Evans explained that once an advertiser agrees to buy a Super Bowl spot, it owns it. Unless Fox has another buyer lined up or there’s an “extraordinary circumstance,” Fox will put that money across the rest of its portfolio rather than return it. But this year, a company in the crypto business that had bought multiple spots blew up and “more or less ceased to exist,” creating extra inventory for Fox to sell. As CNN noted, four crypto or crypto-affiliated companies advertised in the Super Bowl a year ago. Of them, FTX collapsed altogether while Coinbase, and eToro "have fought against industry headwinds.

Late Sales Gains

As the economy turned south in the fall, “the enthusiasm to spend $7 million on 30 seconds waned a little bit,” Evans said. “As things have now settled down a bit and people feel better about the economic trajectory, a few of those units that were available picked up in earnest the last week.”

In some cases those last spots were bought by companies that had already bought 30-second or 60-second slots, but wanted to expand them because they had hired high-priced talent to appear in their commercials and wanted to double down on that investment, Evans said.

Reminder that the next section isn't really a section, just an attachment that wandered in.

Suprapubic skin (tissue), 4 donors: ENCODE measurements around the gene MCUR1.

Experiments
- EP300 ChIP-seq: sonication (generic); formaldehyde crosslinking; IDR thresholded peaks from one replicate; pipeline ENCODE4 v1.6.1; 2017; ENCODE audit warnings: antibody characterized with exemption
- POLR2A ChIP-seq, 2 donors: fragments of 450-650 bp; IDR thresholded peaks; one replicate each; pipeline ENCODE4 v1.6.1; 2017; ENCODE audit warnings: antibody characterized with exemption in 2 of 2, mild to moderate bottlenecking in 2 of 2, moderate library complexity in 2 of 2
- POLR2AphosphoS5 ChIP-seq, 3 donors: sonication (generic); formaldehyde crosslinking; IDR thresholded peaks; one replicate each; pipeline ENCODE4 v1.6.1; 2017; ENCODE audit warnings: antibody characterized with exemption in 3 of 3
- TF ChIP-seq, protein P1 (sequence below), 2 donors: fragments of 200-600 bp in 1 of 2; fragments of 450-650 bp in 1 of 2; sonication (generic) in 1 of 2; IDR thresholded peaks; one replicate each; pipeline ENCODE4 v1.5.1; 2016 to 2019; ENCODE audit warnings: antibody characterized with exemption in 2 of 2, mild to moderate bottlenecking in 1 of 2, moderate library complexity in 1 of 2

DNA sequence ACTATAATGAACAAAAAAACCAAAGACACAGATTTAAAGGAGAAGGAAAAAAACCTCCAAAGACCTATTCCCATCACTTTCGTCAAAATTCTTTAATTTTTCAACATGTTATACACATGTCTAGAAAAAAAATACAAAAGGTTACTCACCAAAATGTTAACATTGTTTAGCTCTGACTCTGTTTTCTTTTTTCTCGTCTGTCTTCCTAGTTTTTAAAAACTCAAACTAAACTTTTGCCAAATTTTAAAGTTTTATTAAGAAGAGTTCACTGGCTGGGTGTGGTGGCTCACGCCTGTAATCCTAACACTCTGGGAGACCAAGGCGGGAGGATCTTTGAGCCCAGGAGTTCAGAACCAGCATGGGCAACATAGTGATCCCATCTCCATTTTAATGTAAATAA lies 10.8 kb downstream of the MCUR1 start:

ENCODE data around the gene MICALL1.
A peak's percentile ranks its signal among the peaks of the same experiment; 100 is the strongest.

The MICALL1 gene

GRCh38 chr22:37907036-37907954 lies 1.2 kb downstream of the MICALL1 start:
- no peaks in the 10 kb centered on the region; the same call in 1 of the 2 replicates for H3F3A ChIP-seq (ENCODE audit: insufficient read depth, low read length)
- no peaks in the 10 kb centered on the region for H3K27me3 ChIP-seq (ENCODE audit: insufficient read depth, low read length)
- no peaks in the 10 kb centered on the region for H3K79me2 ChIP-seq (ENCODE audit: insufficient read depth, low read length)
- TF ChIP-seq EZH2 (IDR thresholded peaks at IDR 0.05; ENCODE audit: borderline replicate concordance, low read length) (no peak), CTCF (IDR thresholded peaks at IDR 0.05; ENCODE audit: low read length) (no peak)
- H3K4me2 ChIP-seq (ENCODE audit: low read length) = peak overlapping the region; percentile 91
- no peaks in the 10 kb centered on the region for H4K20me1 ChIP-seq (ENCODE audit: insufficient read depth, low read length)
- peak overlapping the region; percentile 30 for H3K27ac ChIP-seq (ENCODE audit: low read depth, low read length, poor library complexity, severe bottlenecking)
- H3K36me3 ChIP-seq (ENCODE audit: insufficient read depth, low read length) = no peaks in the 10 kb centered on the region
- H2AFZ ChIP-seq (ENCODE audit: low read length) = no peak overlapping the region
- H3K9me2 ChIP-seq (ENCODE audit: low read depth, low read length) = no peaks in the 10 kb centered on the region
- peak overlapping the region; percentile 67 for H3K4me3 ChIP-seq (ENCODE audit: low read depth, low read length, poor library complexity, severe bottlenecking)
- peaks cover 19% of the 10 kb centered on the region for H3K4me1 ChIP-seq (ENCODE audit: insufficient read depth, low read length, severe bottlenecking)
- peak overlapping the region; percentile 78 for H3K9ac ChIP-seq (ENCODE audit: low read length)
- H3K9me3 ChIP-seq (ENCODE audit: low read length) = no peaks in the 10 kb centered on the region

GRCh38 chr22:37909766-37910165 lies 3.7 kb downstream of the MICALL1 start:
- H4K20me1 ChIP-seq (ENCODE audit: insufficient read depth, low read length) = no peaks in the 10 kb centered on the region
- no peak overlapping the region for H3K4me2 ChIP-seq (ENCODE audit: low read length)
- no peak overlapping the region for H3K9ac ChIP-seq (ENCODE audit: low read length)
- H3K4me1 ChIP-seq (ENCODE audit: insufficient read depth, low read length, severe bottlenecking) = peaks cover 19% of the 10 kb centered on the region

For this year’s game, Anheuser-Busch InBev, brewer of Budweiser and other beers, gave up its exclusivity, so multiple brands will appear during the game, a departure from past seasons.

As usual, autos, telecommunications companies and salty snack foods will be well-represented in the game. Other big spenders include movie studios and streaming services, Evans said.

According to Kantar, buying a Super Bowl commercial has been a good investment.

Kantar’s Super Bowl LVI Ad Effectiveness Report found that 2022 Super Bowl ads delivered an average ROI of $4.60 per dollar spent, with ads for T-Mobile, Verizon Communications, AT&T, Disney Plus, Sam’s Club and General Motors achieving the best results. 

“Telcom had the strongest financial return for their ads in Super Bowl LVI,“ Kantar partner for brand & marketing ROI Alfredo Troncoso said. “All three advertisers — T-Mobile, AT&T and Verizon — saw double-digit ROIs for their ads. Financial services had a very soft performance in 2022, mainly driven by the crypto ads that did not achieve strong ROIs across the board.”

Last year, the Super Bowl halftime show alone generated $32 million in ad revenue.